Dissimulation in youth is the forerunner of perfidy in old age; its first appearance is the fatal omen of growing depravity and future shame. It degrades parts and learning obscures the luster of every accomplishment and sinks us into contempt. The path of falsehood is a perplexing maze. After the first departure from sincerity, it is not in our power to stop; one artifice unavoidably leads on to another, till, as the intricacy of the labyrinth increases, we are left entangled in our snare.
A simple heart will love all that is most precious on earth, husband or wife, parent or child, brother or friend, without marring its singleness; external things will have no attraction save inasmuch as they lead souls to Him; all exaggeration or unreality, affection and falsehood must pass away from such a one, as the dews dry up before the sunshine. The single motive is to please God, and hence arises total indifference as to what others say and think, so that words and actions are perfectly simple and natural, as in his sight.
To live a life which is a perpetual falsehood is to suffer unknown tortures.
Reason is the discovery of truth or falsehood. Truth or falsehood consists in an agreement or disagreement either to the real relations of ideas, or to real existence and matter of fact. Whatever, therefore, is not susceptible of this agreement or disagreement, is incapable of being true or false, and can never be an object of our reason. Now ‘tis evident our passions, volitions, and actions, are not susceptible of any such agreement or disagreement; being original facts and realities, complete in themselves, and implying no reference to other passions, volitions, and actions. ‘Tis impossible, therefore, they can be pronounced either true or false, and be either contrary or conformable to reason.
A peace-mingling falsehood is preferable to a mischief-stirring truth.
Regardless of how much honor he receives, an honor-seeker will feel upset if even one person does not show him the honor and approval he demands. There will never be an amount of honor that will satisfy him. Physical desires have a saturation point, but the desire for honor is based on falsehood and illusion and is really nothing in itself.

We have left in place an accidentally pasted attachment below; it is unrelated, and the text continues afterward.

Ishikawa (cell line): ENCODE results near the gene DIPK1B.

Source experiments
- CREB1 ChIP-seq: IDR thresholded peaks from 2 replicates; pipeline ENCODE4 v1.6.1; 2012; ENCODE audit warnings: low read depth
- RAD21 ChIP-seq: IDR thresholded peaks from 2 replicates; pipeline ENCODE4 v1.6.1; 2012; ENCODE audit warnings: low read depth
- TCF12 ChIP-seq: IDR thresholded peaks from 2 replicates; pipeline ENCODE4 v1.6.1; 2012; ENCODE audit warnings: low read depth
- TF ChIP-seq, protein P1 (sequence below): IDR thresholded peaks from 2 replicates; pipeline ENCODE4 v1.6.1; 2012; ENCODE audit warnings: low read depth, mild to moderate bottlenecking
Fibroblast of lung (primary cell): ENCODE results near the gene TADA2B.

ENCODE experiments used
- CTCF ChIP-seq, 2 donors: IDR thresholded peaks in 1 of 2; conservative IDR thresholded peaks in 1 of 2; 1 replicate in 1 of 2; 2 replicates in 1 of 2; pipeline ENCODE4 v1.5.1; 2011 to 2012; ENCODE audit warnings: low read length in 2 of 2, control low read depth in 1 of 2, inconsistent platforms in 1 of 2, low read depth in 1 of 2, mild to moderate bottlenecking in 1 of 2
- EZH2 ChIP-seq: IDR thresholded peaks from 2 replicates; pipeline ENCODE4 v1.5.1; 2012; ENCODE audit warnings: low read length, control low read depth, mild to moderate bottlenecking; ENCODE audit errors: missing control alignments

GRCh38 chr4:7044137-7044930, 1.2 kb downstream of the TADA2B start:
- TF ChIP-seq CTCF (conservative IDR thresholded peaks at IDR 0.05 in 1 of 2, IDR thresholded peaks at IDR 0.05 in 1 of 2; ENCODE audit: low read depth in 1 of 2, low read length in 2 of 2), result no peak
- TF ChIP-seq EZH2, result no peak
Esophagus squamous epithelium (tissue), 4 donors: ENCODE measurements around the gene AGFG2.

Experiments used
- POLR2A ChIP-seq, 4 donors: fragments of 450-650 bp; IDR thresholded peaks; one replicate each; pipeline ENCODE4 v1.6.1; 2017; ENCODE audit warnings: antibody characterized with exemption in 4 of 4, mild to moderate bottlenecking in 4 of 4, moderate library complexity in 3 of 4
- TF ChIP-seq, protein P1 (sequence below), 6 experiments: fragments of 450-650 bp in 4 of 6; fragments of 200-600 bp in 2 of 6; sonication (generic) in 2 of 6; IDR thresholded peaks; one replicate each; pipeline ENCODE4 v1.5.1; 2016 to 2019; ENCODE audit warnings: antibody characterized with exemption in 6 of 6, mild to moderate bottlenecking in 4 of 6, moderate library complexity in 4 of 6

Whatever convenience may be thought to be in falsehood and dissimulation, it is soon over; but the inconvenience of it is perpetual, because it brings a man under everlasting jealousy and suspicion, so that he is not believed when he speaks the truth, nor trusted when perhaps he means honestly.
If an ingenuous detestation of falsehood be but carefully and early instilled, that is the true and genuine method to obviate dishonesty.
The telling of a falsehood is like the cut of a sabre; for though the wound may heal, the scar of it will remain.
To tell a falsehood is like the cut of a sabre; for though the wound may heal, the scar of it will remain.
A liar with making falsehood appear like truth, and ends with making truth itself appear like falsehood.
One falsehood spoils a thousand truths.
A liar begins with making falsehood appear like truth and ends with making truth itself appear like falsehood.
The Master responds to falsehood and truth, bad news and good news, inexactly the same way: “Is that so?” He allows the form of the moment, good or bad, to be as it is and so does not become a participant in human drama. To him there is only this moment, and this moment is as it is. Events are not personalized. He is nobody’s victim. He is so completely at one with what happens that what happens has no power over him anymore. Only if you resist what happens are you at the mercy of what happens, and the world will determine your happiness and unhappiness.
All that one gains by falsehood is, not to be believed when he speaks the truth.
All err the more dangerously because each follows the truth. Their mistake lies not in following a falsehood but in not following another truth.
Truth is established by investigation and delay; falsehood prospers by precipitancy.
Dogmas are at their best when nobody denies them, for then their falsehood sleeps, like that of an unconscious metaphor, and their moral function is discharged instinctively.
No danger flowing from speech can be deemed clear and present, unless the incidence of the evil apprehended is so imminent that it may befall before there is opportunity for full discussion. If there be time to expose through discussion the falsehood and fallacies, to avert the evil by the process of education, the remedy to be applied is more speech, not enforced silence.
Let the truth and right by which you are apparently the loser be preferable to you to the falsehood and wrong by which you are apparently the gainer.